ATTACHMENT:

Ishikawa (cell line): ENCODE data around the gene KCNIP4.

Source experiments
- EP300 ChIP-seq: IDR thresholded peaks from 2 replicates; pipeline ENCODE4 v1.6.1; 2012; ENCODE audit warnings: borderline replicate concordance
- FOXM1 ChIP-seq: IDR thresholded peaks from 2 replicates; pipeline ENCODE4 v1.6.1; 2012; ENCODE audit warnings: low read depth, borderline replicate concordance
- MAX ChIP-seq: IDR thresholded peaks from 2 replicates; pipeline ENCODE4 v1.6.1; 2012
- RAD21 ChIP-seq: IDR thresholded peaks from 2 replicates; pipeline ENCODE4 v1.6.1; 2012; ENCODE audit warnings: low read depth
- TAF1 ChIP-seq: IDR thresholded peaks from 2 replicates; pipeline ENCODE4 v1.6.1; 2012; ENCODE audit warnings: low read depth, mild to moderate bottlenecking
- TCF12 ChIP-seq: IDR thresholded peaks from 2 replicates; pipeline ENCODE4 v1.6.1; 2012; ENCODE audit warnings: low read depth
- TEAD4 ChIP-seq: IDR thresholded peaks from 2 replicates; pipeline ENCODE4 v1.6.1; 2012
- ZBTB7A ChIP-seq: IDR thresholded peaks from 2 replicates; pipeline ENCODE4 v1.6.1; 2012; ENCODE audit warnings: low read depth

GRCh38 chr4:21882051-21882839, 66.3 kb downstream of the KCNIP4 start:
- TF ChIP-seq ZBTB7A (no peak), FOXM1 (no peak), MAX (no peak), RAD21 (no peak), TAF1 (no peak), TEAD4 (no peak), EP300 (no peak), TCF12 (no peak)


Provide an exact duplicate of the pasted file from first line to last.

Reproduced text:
Ishikawa (cell line): ENCODE data around the gene KCNIP4.

Source experiments
- EP300 ChIP-seq: IDR thresholded peaks from 2 replicates; pipeline ENCODE4 v1.6.1; 2012; ENCODE audit warnings: borderline replicate concordance
- FOXM1 ChIP-seq: IDR thresholded peaks from 2 replicates; pipeline ENCODE4 v1.6.1; 2012; ENCODE audit warnings: low read depth, borderline replicate concordance
- MAX ChIP-seq: IDR thresholded peaks from 2 replicates; pipeline ENCODE4 v1.6.1; 2012
- RAD21 ChIP-seq: IDR thresholded peaks from 2 replicates; pipeline ENCODE4 v1.6.1; 2012; ENCODE audit warnings: low read depth
- TAF1 ChIP-seq: IDR thresholded peaks from 2 replicates; pipeline ENCODE4 v1.6.1; 2012; ENCODE audit warnings: low read depth, mild to moderate bottlenecking
- TCF12 ChIP-seq: IDR thresholded peaks from 2 replicates; pipeline ENCODE4 v1.6.1; 2012; ENCODE audit warnings: low read depth
- TEAD4 ChIP-seq: IDR thresholded peaks from 2 replicates; pipeline ENCODE4 v1.6.1; 2012
- ZBTB7A ChIP-seq: IDR thresholded peaks from 2 replicates; pipeline ENCODE4 v1.6.1; 2012; ENCODE audit warnings: low read depth

GRCh38 chr4:21882051-21882839, 66.3 kb downstream of the KCNIP4 start:
- TF ChIP-seq ZBTB7A (no peak), FOXM1 (no peak), MAX (no peak), RAD21 (no peak), TAF1 (no peak), TEAD4 (no peak), EP300 (no peak), TCF12 (no peak)